During the recent election campaign. Liberal Leader Jean Chrétien’s message seemed clear. He repeatedly hammered away at the North American Free Trade Agreement negotiated by the Mulroney government and promised, if elected, to make real changes to the pact before allowing it to become law on Jan. 1. Free trade with Mexico may not have been the most pressing concern of Canadians, but a promise is a promise—even in politics—and once in office, the new Liberal government threw itself into trying to rewrite an agreement that seasoned negotiators had already spent two years going over with a finetoothed comb. Even many Liberals conceded that it was a doomed struggle. Finally,
Chrétien announced the outcome last week: the Americans and Mexicans had agreed to three changes proposed by Canada—and NAFTA would proceed on schedule. “We said to them that it was very important to us, that we had very little choice because we were elected to get these improvements,” the Prime Minister said. “They have been, in my judgment, very nice.”
They may have been nice—but Mexico and the United States conceded very little to Chrétien’s government. They agreed to
Canada’s demand that over the next two years the three nations try to work out a definition of subsidies and dumping. The two southern trading partners also concurred with Canada’s assertion that, under the trade deal, it could not be forced into large-scale, fresh-water exports. And they allowed Canada to issue a declaration that it could protect its energy resources in a time of crisis by creating strategic reserves. But in Washington, U.S. Trade Representative Mickey Kantor asserted that none of Canada’s side deals ultimately affects NAFTA. That prompted critics to question whether the Liberals had really made good on their election promise. “The NAFTA Jean Chrétien is going to proclaim into law will be [former Prime Minister] Brian Mulroney’s NAFTA word for word,” said David Orchard, national chairman of Citizens Concerned about Free Trade. ‘There is no change.” Tory MP Jean Charest was even blunter. The Liberals, he said disdainfully, had obtained “zero, zilch, nothing.”
Ironically, the Liberals’ greatest triumph
Mexico and the United States concede very little to Chretien’s government
may have been in getting opponents and supporters of NAFTA alike to agree on one point: the side deals are meaningless. On water exports, most experts had agreed that the trade deal as it stood did not oblige Canada to supply drought-stricken areas in the United States or Mexico. The side agreement now states that “unless water, in any form, has entered into commerce and become a good or product, it is not covered by the provisions of any trade agreement.” That wording, say some experts, contains dangers. Once Canada sells any amount of nonbottled water—even within its own borders—they argue, the resource becomes a product and falls under the terms of the deal. Says former trade negotiator Mel Clark, who was deputy head of the Canadian negotiation team at the 1979 Tokyo round of the General Agreement on Tariffs and Trade: “If we start selling water in Canada, the Americans have the same right to it that we do.”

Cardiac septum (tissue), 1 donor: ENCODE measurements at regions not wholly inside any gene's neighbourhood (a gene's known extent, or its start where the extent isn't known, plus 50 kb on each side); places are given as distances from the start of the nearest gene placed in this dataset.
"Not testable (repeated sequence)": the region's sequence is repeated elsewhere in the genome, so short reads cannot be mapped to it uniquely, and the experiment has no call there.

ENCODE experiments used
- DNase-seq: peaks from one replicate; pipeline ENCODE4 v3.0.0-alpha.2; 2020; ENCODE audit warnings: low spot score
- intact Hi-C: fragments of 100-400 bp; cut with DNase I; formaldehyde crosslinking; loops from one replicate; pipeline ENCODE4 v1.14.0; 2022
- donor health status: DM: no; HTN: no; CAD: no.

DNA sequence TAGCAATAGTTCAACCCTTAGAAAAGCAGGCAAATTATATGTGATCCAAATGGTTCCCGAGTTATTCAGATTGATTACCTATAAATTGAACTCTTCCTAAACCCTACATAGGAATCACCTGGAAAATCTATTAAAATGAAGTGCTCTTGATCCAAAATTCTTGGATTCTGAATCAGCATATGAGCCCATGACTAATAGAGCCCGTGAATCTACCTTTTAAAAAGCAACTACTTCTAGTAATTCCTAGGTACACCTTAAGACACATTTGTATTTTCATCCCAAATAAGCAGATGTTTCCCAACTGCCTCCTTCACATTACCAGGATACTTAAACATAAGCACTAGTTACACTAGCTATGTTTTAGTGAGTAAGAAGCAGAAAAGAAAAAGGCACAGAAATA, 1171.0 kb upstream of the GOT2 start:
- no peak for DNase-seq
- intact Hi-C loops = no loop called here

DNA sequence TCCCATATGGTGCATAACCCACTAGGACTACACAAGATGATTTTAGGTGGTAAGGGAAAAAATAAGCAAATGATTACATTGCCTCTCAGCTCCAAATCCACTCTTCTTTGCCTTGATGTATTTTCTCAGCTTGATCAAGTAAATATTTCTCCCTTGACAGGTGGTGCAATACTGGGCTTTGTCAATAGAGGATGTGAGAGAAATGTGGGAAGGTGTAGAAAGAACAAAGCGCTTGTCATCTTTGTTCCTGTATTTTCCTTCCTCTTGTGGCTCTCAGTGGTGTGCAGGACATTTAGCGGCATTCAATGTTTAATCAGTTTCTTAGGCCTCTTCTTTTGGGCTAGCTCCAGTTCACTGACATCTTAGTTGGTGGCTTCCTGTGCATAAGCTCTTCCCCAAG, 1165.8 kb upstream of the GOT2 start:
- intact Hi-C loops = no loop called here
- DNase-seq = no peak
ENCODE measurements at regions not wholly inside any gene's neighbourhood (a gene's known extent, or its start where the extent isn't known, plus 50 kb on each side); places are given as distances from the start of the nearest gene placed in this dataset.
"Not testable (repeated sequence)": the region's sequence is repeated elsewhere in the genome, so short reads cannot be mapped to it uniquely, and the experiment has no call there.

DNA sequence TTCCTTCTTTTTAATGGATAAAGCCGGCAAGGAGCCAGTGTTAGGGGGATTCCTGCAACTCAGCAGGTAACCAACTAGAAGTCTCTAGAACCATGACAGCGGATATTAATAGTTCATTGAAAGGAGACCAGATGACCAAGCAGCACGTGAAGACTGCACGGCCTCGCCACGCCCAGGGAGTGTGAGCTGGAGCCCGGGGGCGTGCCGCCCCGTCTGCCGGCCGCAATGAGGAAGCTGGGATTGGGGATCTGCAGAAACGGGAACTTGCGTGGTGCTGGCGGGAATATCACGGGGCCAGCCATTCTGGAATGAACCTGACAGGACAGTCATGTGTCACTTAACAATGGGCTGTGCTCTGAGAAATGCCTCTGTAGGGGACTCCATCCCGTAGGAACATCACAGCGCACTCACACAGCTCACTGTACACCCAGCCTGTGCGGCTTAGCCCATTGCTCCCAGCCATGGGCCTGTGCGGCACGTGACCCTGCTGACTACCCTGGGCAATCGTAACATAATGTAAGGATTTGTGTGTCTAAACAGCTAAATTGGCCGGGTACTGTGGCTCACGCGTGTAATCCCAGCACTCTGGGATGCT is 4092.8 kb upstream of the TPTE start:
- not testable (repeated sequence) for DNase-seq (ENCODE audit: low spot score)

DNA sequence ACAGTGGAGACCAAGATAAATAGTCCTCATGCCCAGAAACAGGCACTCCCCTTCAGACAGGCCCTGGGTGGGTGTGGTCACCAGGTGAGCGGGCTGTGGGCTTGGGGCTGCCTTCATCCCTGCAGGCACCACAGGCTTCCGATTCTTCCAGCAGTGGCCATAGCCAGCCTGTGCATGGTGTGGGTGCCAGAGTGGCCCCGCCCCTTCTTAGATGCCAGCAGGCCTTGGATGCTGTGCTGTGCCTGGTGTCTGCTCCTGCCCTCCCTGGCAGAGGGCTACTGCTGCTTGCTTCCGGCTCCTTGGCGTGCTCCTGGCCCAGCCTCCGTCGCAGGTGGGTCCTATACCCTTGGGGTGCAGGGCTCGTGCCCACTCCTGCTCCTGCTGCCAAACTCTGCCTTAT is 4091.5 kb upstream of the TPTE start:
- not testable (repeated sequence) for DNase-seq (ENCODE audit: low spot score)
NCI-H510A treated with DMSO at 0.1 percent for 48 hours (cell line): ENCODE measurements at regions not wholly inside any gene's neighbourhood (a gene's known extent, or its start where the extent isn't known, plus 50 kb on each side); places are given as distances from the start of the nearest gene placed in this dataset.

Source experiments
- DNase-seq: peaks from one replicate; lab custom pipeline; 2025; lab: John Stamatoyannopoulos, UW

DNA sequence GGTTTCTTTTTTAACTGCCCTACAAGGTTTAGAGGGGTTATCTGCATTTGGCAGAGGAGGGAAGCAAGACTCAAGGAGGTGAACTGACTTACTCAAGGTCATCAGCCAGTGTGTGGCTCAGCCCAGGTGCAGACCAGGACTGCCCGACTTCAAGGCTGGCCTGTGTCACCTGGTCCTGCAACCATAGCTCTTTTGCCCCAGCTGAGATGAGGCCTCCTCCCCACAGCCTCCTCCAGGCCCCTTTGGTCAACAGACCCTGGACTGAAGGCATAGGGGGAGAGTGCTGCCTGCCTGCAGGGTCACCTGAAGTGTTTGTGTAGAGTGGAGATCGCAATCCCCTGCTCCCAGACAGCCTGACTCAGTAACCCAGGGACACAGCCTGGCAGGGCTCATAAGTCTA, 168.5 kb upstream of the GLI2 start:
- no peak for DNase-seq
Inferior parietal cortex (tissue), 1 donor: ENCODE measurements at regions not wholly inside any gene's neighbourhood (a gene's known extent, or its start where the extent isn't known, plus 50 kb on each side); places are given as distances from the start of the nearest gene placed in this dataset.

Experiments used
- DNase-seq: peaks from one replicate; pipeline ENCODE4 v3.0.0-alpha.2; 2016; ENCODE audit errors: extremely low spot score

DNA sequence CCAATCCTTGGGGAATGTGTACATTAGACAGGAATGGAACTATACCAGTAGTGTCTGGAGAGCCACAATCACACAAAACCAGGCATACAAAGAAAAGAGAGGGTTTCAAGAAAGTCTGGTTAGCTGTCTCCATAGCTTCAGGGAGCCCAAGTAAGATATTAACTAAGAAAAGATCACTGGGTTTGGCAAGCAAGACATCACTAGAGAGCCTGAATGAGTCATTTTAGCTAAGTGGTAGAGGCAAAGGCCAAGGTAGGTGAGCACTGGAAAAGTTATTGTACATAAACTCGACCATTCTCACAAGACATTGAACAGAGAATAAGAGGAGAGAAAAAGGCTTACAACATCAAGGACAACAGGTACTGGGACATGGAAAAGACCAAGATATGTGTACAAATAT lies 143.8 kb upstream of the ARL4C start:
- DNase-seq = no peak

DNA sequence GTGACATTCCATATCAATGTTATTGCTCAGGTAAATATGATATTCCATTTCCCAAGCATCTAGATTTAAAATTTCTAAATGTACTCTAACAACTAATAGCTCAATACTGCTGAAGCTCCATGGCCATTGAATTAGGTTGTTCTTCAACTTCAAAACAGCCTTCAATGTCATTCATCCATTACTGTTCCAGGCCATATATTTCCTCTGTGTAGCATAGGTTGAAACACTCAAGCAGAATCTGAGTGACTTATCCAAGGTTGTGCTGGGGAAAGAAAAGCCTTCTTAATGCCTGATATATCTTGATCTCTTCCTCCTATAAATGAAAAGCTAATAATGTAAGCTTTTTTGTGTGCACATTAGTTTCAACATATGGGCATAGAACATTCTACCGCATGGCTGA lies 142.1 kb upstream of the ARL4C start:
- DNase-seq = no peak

While nationalists fumed that the Liberal government did not achieve the same protec-
tion for Canadian energy resources as Mexico did under NAFTA, energy producers who are eager for access to a growing U.S. market were relieved at the weak wording of the Liberals’ energy declaration. “The government will keep Canada’s long-term energy security under review,” the declaration states, “and will take any measures that it deems necessary to the future energy security of Canadians, including the establishment, if necessary, of strategic reserves.” But David O’Brien, incoming chairman of the Canadian Association of Petroleum Producers, said the declaration does not really mean that Canada can discriminate against American consumers in times of crisis. “It doesn’t mean much of anything,” said O’Brien.
The Liberals did get the Americans to agree to discuss definitions of subsidies and dumping. American accusations that Canada has unfairly subsidized businesses or dumped goods at below-market prices have led to many bitter trade disputes between the two countries. In the original Canada-U.S. Free Trade Agreement, which went into effect on Jan. 1,1989, the two countries said they would come to an agreement about the trade definitions within seven years. But during the NAFTA talks, Canada was
unable to keep the Americans to that commitment and the clause was dropped.
While the Americans, as Kantor stated, have not actually committed themselves to reaching a solution, Liberals say that their new willingness to talk about the thorny issues of subsidies and dumping is encouraging. “Our assurance from President Clinton and Mr. Kantor is that they will enter into these discussions in good faith,” said Trade Minister Roy MacLaren. And if the Americans do not pursue the talks seriously, said Chrétien, Canada still has one option— invoking the clause in the trade deal that allows any partner to get out with six months’ notice. “Of course, they can run away from us,” the Prime Minister told reporters in Ottawa, “but if they were to, we can run away from them, too.” Nonetheless, as the new Liberal government satisfied itself with facesaving measures last week, any real threat to the trade deal seemed distant indeed.
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